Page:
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Iowa's first total artificial heart recipient discharged

August 13, 2011
From: University of Iowa News Services
tamatoledonews.com- IOWA CITY - (SPECIAL) -





The first person to receive a total artificial heart from University of Iowa Hospitals and Clinics in Iowa City, Iowa, was discharged Tuesday.

Richard Whittington, 59, from Geneseo, Illinois, received the total artificial heart 34 days ago. He is the first person with the device to be discharged from a hospital in the Midwest, according to the manufacturer.

"We are very pleased with Mr. Whittington's rapid progress," said James Davis, M.D., the cardiothoracic surgeon who implanted the device. "This technology has clearly benefited him greatly, and we fully expect that we can help other patients who also need this type of highly advanced care and support."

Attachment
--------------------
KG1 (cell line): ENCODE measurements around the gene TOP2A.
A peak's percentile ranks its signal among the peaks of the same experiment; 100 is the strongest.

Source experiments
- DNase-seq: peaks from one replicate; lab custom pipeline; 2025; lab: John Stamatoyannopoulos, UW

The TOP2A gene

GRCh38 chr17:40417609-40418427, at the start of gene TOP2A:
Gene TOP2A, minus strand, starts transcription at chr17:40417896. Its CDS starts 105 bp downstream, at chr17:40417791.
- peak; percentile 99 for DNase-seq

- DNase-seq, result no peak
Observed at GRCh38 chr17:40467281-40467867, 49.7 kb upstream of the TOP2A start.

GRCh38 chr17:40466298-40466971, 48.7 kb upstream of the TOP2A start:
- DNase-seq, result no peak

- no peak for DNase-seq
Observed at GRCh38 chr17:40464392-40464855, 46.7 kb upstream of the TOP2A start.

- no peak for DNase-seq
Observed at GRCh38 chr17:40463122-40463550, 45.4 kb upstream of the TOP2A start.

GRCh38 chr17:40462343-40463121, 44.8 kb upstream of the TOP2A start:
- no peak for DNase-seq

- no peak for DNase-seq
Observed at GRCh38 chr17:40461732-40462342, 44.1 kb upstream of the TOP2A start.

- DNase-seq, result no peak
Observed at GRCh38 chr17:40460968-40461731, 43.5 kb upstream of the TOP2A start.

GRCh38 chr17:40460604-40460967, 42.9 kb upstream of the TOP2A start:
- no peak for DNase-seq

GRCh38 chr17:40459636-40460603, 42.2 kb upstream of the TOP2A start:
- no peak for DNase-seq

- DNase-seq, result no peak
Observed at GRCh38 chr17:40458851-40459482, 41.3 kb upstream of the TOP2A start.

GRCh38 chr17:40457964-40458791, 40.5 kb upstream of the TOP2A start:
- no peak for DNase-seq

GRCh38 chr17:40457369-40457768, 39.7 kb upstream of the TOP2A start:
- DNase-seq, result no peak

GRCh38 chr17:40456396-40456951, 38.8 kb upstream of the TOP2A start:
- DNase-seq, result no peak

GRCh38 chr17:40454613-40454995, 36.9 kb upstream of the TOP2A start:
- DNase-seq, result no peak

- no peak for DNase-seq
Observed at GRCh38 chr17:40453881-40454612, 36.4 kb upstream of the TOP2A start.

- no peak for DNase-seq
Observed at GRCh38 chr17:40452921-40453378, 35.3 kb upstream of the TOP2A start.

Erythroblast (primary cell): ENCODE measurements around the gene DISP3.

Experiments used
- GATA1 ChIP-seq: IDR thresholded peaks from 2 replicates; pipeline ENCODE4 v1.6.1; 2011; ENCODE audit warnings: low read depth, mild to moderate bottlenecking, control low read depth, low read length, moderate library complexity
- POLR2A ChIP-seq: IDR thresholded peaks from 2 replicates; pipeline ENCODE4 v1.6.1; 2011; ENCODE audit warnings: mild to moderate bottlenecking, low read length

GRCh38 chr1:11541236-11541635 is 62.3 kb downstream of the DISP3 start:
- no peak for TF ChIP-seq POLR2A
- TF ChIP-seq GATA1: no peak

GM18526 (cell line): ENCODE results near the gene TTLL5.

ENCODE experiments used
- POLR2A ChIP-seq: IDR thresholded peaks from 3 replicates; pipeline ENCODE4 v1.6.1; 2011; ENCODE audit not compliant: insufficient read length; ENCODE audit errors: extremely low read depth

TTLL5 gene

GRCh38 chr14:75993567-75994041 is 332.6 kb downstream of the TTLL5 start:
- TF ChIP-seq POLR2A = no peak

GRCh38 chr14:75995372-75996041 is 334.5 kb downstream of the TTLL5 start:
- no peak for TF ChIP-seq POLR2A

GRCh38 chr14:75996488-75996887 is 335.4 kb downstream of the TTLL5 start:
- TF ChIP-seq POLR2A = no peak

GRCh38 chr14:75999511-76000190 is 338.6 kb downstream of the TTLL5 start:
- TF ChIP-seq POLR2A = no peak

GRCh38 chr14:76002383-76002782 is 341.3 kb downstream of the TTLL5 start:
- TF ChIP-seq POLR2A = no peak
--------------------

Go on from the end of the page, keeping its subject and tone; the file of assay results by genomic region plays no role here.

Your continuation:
The SynCardia temporary Total Artificial Heart is the world's first total artificial heart currently approved as a bridge to transplant by the Food and Drug Administration (FDA) for people dying from end-stage heart failure affecting both sides of the heart (biventricular heart failure).

"When all other treatments fail, only SynCardia's Total Artificial Heart can save the sickest of the sick," said Michael Garippa, SynCardia CEO/President. "A leading program in the Midwest, University of Iowa Hospitals and Clinics has added the world's only approved Total Artificial Heart to its already impressive resume. As a SynCardia Center of Excellence, UI Hospitals and Clinics will serve as a 'hub' center for patient referrals throughout the region for the Total Artificial Heart."

Similar to a heart transplant, the Total Artificial Heart replaces both failing heart ventricles and the four heart valves, eliminating the symptoms and source of end-stage biventricular heart failure.

Frances Johnson, M.D., a cardiologist in the UI Heart and Vascular Center, said, "We will continue to work closely with Mr. Whittington's referring physicians to monitor his status, but indications thus far are telling us that he should do very well on this technology."



For more information, visit online at: www.uihealthcare.org/heart.



 
 

 

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